Preparation Classes

Preparation Classes

  IELTS Figures revealing IELTS has cemented its position as the world’s most popular high stakes English language test with latest a record 1.5 million tests were taken around the world in 2010. Representing over 15 consecutive years of global growth, the number of tests taken has increased year-on-year annually since 1995. North America followed by the Philippines and Hong Kong experienced the largest growth over the year, whilst China, Australia and India continue to retain their positions as the largest markets for IELTS. IELTS provides a reliable measure of a candidate’s ability across the four skills of listening, reading, writing and speaking. Candidates cited the number one reason for taking the test in 2010 was in pursuit of entry into an academic institution, followed by migration purposes. “IELTS continues to help change people’s lives as they look for opportunities around the world – whether that be in education, for migration or employment. That’s why IELTS is a high stakes test and also why it’s so critical that the test continue to be a robust and rigorous measure of English language proficiency. -IELTS is internationally available, internationally accessible, internationally recognized and internationally focused... -The IELTS test has four parts – listening, reading, writing and speaking. Candidates must do all four parts to receive an IELTS result. The total test time is 2 hours and 45 minutes... -IELTS is available in two formats – Academic and General Training ... -There is no pass or fail in IELTS. Candidates are graded on their performance, using scores from 1 to 9 for each part of the test – listening, reading, writing and speaking. The results from the four parts then produce an Overall Band Score..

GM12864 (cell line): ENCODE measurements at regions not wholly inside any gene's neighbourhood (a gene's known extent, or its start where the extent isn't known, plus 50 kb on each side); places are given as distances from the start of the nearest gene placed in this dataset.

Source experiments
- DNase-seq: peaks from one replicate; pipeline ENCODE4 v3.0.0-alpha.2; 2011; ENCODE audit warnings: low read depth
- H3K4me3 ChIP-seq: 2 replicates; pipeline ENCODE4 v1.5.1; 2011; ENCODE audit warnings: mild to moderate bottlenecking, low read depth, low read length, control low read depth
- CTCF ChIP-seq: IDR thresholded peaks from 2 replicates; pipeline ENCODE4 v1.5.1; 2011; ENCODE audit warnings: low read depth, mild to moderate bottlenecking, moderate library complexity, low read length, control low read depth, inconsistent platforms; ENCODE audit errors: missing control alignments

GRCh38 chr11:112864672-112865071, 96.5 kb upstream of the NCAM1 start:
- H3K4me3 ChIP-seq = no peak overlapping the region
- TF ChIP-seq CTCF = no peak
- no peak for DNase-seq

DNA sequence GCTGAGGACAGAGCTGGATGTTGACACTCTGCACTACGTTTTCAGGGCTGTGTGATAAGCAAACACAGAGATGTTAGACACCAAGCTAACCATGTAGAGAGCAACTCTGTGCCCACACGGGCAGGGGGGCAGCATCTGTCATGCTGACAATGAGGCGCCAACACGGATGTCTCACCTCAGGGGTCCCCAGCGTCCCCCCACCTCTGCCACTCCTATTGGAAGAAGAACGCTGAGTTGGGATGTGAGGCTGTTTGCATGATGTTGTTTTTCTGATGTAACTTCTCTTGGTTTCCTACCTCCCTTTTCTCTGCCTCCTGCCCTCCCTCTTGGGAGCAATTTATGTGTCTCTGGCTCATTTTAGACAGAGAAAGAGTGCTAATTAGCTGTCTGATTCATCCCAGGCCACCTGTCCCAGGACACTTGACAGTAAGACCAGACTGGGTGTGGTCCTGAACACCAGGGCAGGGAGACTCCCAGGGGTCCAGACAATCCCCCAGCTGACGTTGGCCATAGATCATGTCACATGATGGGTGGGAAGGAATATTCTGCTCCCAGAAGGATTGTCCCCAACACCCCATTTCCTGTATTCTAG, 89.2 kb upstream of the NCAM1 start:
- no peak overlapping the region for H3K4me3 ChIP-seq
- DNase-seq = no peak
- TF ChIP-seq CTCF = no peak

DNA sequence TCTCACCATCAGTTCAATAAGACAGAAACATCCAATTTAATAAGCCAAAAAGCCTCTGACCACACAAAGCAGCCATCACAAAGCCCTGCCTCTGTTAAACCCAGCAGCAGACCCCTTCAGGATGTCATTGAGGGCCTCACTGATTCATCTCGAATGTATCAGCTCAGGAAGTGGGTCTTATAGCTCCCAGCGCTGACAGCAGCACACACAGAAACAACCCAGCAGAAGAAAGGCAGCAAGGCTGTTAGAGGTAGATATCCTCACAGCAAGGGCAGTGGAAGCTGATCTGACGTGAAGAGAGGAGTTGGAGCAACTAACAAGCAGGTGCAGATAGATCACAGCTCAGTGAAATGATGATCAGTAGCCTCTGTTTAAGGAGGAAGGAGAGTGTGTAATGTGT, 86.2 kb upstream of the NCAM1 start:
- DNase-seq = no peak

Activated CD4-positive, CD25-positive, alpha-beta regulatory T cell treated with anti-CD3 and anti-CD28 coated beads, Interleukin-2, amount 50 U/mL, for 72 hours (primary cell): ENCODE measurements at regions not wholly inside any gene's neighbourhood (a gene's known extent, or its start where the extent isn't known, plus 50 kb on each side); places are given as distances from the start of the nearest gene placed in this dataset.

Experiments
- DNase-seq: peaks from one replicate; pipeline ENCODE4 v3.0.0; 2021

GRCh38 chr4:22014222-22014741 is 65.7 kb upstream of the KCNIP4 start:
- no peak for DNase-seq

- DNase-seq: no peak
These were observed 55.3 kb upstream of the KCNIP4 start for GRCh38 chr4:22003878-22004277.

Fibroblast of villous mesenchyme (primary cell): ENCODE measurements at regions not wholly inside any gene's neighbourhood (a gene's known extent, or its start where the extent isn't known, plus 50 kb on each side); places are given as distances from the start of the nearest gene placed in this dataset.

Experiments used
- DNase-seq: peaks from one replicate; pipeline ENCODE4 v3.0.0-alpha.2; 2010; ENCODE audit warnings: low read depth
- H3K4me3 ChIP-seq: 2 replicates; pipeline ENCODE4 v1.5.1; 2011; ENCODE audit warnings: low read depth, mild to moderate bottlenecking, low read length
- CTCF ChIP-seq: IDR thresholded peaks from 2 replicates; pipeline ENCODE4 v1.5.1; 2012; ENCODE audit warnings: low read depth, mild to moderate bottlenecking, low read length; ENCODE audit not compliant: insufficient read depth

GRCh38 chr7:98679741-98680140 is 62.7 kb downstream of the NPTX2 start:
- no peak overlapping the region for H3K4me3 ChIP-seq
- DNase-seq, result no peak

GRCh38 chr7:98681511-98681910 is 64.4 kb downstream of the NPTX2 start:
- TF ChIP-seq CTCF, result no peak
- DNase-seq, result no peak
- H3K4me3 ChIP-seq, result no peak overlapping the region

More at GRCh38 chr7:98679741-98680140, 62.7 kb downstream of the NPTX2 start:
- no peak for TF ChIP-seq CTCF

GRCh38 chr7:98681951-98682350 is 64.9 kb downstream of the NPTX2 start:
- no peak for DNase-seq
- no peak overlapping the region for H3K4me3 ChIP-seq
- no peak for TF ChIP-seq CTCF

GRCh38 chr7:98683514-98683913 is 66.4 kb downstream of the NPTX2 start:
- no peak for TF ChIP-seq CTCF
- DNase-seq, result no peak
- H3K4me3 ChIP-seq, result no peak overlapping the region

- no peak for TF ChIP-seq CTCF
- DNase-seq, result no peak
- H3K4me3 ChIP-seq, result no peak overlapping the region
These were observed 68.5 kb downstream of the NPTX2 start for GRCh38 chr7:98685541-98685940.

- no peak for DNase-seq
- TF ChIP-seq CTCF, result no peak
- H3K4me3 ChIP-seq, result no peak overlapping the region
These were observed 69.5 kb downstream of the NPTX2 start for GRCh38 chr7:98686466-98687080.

TOEFL (Test of English as a Foreign Language)

The TOEFL iBT test, administered in an internet-based format, is an important part of your journey to study in an English-speaking country. In addition to the test, the ETS TOEFL Program provides tools and guides to help you prepare for the test and improve your English-language skills. The TOEFL iBT test measures your ability to use and understand English at the university level. And it evaluates how well you combine your listening, reading, speaking and writing skills to perform academic tasks. There are two formats for the TOEFL test. The format you take depends on the location of your test center. Most test takers take the Internet-based Test (iBT). Test centers that do not have Internet access offer the Paper-based Test (PBT).More than 7,500 colleges, agencies and other institutions in over 130 countries accept TOEFL scores. Other organizations rely on TOEFL scores as well: # Immigration departments use them to issue residential and work visas # Medical and licensing agencies use them for professional certification purposes # Individuals use them to measure their progress in learning English Your scores are based on your performance on the questions in the test. You must answer at least one question each in the Reading and Listening sections, write at least one essay, and complete at least one Speaking task to receive an official score. For the Internet-based test, you will receive four scaled section scores and a total score: # Reading Section (Score of: 0 – 30) # Listening Section (Score of: 0 – 30) # Speaking Section (Score of: 0 – 30) # Writing Section (Score of: 0 – 30) # Total Score (0 – 120)